Why we focus on the least-reached

“Suppose one of you has a hundred sheep and loses one of them. Doesn’t he leave the ninety-nine in the open country and go after the lost sheep until he finds it? And when he finds it, he joyfully puts it on his shoulders and goes home. Then he calls his friends and neighbors together and says, ‘Rejoice with me; I have found my lost sheep.’ I tell you that in the same way there will be more rejoicing in heaven over one sinner who repents than over ninety-nine righteous persons who do not need to repent.” — Luke 15:4–7

Jesus doesn’t use numbers in his teaching very often. It is really stunning how Jesus uses these numerical comparisons to make an important point. In fact, when we look at this passage in context with the rest of the chapter, we see Jesus uses three parables to emphasize how critical just one thing is:

1 out of 100 sheep

1 out of 10 coins

1 out of 2 sons

Finding the lost sheep, coins, or children is so critical to God that he will go out of his way to find them. We are invited into this mission to join God in his work of reconciling all of creation to himself. This is why sharing the good news of Jesus with the least-reached people of the world is so critical to EMM’s work.

So what do we mean when we say, “least-reached?” Let’s start with what it is not. Sometimes, you will hear people use the term “unreached,” which is not a bad word, but implies that we’re trying to find “uncontacted peoples” around the world. There are only about 10,000 people in the entire world who would be identified as “uncontacted” — that is, hunter-gatherers who avoid or do not have interaction with the rest of the world. (Ironically, the continent with the lowest number of least-reached people is actually the place with the most uncontacted tribes: South America.)

When we say least-reached people, we are referring to a people group among which there is no indigenous community of believing Christians with adequate numbers and resources to evangelize this people group without outside assistance. This often means that a people group has fewer than 5% Christian adherents and is less than 2% evangelical. (Definition adapted from the Joshua Project.)

EMM has done mission work around the world for more than 100 years. First, we began with local missions in the U.S., and went on to carry out international missions in more than 100 countries, leading to the formation of more than 20 church multiplication movements. Our first international work among the Luo people in Tanganyika was working with a least-reached people group at the time. Throughout the decades, that has continued to be our focus.

Now, we’re asking the question, “Will God do this again?” Brothers and sisters, quite simply, he is doing this again! And EMM wants to continue being part of what God is doing around the world, in searching to find those who are far from him.

I am beyond thankful for every person who has sustained the work of EMM for over 100 years. You have also been driven by this vision to see all people come to know Jesus. Your generosity has continued to bless everyone who is hearing the gospel for the first time. We encourage you to make a gift to EMM’s Impact Fund by June 31. You can give online at EMM.ORG/GIVE or by returning the envelope to us with your gift.

Thank you for your continued generosity!


Oftentimes, pictures speak louder than words, so I want to draw your attention to the graphic above, highlighting a few important points regarding why EMM focuses on least-reached people:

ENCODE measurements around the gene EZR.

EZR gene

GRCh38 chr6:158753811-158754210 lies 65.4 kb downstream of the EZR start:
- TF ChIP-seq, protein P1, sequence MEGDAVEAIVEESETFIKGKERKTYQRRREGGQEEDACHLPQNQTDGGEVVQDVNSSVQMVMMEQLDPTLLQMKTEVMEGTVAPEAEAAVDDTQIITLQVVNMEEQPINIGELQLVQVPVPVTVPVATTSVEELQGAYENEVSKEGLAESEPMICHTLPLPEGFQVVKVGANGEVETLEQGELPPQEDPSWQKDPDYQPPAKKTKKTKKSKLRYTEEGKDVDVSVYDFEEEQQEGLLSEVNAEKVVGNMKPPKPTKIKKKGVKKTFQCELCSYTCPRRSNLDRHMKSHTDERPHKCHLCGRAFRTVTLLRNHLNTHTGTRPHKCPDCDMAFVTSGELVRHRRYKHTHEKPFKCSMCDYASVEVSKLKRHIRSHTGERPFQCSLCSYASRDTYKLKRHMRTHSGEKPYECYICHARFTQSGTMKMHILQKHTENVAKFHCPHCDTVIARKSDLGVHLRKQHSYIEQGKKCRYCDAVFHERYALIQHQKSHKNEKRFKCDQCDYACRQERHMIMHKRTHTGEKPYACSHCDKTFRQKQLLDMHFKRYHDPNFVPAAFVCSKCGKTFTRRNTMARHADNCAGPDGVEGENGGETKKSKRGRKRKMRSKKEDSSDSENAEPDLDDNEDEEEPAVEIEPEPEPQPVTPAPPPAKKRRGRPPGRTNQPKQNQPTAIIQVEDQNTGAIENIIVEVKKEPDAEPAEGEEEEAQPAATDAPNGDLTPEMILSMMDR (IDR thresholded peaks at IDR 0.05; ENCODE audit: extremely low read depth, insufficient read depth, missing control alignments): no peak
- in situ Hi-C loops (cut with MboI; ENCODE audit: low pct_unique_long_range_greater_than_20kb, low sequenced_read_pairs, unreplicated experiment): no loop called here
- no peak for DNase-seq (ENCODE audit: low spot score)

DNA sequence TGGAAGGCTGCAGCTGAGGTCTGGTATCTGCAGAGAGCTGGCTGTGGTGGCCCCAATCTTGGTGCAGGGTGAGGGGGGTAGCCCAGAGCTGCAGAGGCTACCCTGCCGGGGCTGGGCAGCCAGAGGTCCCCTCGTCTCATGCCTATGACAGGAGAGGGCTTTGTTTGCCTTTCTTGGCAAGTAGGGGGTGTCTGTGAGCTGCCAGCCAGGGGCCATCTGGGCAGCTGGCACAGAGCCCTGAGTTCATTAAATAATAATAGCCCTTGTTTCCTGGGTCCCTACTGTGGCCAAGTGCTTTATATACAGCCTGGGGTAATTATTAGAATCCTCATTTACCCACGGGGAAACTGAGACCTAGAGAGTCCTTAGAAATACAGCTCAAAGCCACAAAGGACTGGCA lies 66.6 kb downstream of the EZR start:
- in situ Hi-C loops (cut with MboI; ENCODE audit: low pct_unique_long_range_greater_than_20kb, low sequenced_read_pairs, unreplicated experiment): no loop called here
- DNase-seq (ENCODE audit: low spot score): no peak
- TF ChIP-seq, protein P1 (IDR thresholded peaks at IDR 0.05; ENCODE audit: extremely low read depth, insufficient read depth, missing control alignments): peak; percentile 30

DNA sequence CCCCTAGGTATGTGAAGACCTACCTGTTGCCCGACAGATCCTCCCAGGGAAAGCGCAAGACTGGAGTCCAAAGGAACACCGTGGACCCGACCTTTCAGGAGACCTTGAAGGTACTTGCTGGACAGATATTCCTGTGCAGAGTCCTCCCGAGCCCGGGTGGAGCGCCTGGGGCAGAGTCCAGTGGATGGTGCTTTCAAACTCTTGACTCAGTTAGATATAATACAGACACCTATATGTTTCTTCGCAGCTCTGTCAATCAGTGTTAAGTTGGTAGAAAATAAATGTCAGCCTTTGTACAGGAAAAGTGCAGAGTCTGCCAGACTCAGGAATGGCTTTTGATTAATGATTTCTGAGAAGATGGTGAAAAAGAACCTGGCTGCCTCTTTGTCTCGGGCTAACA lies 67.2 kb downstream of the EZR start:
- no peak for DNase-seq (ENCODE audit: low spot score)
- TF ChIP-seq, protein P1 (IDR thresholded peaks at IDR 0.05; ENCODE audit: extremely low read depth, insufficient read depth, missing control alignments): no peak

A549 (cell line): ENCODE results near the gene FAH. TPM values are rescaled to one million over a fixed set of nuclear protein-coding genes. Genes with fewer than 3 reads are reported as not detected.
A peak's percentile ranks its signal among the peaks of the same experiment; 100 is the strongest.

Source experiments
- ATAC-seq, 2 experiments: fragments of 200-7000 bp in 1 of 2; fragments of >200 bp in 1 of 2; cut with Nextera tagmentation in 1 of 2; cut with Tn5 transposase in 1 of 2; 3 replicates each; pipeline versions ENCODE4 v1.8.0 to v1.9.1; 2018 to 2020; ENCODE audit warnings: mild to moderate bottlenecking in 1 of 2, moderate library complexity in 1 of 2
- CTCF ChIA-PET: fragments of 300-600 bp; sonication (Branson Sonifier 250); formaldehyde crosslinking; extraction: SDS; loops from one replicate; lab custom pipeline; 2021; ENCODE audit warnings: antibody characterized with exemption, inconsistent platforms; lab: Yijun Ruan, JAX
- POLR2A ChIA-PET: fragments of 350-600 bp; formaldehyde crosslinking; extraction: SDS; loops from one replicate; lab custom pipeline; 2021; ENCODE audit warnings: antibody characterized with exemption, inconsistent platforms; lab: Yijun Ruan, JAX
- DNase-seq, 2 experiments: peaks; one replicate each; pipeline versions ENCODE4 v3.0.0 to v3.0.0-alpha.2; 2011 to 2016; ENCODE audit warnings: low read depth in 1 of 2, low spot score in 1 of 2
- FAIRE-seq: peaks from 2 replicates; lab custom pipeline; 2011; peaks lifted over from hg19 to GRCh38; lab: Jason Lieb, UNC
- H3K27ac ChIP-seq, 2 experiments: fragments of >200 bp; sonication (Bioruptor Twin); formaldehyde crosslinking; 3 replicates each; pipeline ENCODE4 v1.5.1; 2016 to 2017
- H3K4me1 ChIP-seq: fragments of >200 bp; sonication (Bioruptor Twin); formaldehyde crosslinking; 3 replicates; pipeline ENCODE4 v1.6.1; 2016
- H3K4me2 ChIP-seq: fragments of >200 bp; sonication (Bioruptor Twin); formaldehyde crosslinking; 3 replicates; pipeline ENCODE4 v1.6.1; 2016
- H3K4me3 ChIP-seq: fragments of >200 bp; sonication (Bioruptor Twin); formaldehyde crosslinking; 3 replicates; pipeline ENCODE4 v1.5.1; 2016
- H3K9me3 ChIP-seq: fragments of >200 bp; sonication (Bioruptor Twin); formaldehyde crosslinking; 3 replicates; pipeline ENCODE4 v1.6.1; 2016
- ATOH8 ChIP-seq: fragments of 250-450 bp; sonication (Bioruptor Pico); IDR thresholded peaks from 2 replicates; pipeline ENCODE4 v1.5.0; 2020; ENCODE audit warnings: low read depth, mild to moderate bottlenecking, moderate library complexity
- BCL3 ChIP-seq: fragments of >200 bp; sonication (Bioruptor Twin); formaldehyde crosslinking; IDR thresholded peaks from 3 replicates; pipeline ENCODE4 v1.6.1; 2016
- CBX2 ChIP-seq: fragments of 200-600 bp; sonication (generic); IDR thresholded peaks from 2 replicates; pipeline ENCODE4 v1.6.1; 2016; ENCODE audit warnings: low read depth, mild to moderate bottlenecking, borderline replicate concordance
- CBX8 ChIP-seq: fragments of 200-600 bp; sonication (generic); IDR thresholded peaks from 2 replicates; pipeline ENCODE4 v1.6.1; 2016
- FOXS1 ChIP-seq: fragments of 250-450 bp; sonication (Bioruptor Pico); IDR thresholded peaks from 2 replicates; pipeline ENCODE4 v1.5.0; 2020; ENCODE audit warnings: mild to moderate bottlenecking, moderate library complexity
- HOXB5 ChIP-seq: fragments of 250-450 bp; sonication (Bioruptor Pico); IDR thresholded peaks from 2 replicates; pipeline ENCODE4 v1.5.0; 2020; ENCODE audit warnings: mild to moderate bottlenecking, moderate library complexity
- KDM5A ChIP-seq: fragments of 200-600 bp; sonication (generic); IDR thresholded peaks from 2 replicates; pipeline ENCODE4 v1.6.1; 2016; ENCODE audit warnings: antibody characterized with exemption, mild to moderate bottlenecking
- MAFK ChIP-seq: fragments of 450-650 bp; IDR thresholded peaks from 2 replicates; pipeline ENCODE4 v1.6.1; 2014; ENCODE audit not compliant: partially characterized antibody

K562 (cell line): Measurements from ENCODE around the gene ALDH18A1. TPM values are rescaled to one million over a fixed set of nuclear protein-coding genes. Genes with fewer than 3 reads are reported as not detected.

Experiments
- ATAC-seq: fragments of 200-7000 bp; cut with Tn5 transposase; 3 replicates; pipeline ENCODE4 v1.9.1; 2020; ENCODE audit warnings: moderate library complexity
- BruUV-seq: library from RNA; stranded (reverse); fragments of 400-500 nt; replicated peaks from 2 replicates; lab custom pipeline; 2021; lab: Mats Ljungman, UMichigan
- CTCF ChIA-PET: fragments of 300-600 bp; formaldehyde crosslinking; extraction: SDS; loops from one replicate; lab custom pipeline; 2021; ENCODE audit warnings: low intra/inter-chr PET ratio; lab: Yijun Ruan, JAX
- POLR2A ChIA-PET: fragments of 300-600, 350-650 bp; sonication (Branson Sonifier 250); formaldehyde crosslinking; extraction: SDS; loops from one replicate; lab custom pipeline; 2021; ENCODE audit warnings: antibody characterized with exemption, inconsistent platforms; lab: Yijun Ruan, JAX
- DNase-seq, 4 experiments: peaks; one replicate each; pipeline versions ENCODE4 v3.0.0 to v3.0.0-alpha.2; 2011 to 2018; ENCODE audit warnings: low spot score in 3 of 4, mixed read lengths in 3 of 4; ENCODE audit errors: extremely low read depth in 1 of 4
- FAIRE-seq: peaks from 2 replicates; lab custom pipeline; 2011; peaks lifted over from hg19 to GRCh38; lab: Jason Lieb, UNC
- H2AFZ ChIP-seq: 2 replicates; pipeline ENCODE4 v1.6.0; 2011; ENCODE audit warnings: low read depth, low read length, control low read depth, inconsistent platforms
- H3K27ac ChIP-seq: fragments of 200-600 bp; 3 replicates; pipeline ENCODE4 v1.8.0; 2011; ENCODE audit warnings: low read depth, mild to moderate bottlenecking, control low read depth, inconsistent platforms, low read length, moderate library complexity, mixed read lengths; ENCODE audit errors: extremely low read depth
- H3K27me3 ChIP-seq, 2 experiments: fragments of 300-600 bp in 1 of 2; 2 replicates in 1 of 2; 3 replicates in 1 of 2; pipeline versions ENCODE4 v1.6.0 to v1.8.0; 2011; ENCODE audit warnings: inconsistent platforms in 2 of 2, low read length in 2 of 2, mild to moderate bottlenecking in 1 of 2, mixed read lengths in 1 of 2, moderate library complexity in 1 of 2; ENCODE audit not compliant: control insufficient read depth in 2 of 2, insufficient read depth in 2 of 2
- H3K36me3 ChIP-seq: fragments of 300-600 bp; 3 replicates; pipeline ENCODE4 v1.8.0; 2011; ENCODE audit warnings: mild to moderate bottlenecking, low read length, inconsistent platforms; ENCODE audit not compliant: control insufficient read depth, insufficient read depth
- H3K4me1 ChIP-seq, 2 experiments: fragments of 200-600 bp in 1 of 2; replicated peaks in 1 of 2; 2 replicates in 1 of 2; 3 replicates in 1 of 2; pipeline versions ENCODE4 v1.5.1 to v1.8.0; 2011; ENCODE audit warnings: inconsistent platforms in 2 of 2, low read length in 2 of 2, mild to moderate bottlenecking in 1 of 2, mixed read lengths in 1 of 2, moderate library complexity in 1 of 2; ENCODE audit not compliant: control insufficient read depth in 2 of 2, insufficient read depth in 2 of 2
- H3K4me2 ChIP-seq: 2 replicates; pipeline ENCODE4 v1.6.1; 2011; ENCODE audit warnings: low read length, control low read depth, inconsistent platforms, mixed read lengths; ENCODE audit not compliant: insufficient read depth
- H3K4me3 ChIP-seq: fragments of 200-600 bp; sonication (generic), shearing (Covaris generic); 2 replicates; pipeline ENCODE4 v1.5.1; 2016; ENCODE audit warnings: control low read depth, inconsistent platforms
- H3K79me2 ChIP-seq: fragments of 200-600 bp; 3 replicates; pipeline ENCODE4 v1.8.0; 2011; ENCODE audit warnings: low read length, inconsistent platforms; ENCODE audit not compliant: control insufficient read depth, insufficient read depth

Asia is home to most least-reached people. More than 60 percent of the world’s population lives in Asia. In fact, 5 of the 10 largest countries by population are all in Asia. This is one of the reasons that EMM has created two focus regions on this continent: Central Asia and Southeast Asia. We’re eager to do this work together with Asian Christians who are passionate about reaching the least-reached people in this region.

Africa is home to both many least-reached people and a lot of Christians. It would be an understatement to say that Africa is a huge continent, in terms of both geography and population. While nearly half of Africa identifies as Christian, it also has nearly 1,000 least-reached people groups. Being able to partner with African Christians in mission is critical for our work in places like West Africa.

The Western Hemisphere is very reached. South America and Oceania (including Australia) have significant access to the gospel. There are fewer than 1 million and 2 million least-reached people in each region, respectively. North America is not least-reached, but there are people here who are. We can look to these regions to partner together in sending workers to unreached parts of the world.

Migration changes everything. Least-reached people in North America and Europe are generally immigrants who came from communities around the world that are least-reached. This is one of the reasons why we focus on Central Europe and Lancaster, Pa.

“Christian” does not imply that people have an active relationship with Jesus. Many people around the world who identify with Christianity are nominal. This is why we’re focused on mission in Central Europe which has a strong history of secularism.It’s also worth noting, that just because someone is “evangelical,” doesn’t mean that they have an active relationship with Jesus either. However, we generally find that people tend to have more active relationships with Jesus when they identify as “evangelical.”

Dr. Marvin Lorenzana serves as president of EMM.

Messenger is a monthly newsletter and prayer guide

Sign up to receive the email or print versions below